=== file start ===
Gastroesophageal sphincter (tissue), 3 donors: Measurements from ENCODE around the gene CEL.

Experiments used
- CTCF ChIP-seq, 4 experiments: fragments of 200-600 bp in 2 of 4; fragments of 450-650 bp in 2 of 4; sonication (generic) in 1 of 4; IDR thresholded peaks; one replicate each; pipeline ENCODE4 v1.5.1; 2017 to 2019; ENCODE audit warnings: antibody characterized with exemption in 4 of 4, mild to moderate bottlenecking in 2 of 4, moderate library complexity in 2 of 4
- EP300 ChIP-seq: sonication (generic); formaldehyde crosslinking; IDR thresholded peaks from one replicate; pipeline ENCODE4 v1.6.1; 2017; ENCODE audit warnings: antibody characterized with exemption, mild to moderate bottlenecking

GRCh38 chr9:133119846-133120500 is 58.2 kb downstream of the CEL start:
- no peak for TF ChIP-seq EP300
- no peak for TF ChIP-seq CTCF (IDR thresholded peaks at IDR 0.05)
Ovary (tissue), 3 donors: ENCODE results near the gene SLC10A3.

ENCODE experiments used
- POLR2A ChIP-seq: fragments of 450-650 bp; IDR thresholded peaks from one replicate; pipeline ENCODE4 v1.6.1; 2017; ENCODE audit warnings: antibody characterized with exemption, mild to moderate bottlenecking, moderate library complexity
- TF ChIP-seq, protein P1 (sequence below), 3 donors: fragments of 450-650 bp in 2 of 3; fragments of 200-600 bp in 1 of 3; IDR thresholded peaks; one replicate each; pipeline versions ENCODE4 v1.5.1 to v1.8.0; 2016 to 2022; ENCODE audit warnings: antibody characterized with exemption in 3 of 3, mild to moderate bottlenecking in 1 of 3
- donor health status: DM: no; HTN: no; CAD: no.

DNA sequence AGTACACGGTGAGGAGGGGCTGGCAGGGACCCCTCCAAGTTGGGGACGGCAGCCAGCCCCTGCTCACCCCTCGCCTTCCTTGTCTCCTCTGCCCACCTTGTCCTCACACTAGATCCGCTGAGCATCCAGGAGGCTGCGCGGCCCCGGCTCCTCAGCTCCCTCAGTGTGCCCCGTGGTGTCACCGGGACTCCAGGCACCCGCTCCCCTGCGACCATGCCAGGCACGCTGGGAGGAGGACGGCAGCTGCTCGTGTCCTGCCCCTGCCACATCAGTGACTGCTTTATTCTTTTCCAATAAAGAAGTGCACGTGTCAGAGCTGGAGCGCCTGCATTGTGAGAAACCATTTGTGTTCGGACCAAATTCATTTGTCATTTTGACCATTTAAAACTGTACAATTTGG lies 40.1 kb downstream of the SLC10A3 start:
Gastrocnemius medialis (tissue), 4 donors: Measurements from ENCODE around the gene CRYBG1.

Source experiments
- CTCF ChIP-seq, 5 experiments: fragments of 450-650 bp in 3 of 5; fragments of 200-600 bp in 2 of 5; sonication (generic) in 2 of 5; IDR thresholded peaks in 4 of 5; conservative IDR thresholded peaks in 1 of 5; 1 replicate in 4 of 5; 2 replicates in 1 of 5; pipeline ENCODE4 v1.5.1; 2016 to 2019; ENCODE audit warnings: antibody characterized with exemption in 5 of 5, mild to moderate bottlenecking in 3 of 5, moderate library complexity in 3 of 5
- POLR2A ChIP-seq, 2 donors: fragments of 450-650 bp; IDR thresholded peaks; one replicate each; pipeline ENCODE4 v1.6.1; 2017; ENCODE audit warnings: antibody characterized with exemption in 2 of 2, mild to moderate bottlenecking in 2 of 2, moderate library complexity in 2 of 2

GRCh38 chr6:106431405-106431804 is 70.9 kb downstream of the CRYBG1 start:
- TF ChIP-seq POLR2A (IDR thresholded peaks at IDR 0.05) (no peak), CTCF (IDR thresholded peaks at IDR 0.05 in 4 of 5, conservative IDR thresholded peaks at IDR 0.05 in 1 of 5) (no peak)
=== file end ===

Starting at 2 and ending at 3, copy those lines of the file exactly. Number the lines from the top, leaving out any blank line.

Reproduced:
Experiments used
- CTCF ChIP-seq, 4 experiments: fragments of 200-600 bp in 2 of 4; fragments of 450-650 bp in 2 of 4; sonication (generic) in 1 of 4; IDR thresholded peaks; one replicate each; pipeline ENCODE4 v1.5.1; 2017 to 2019; ENCODE audit warnings: antibody characterized with exemption in 4 of 4, mild to moderate bottlenecking in 2 of 4, moderate library complexity in 2 of 4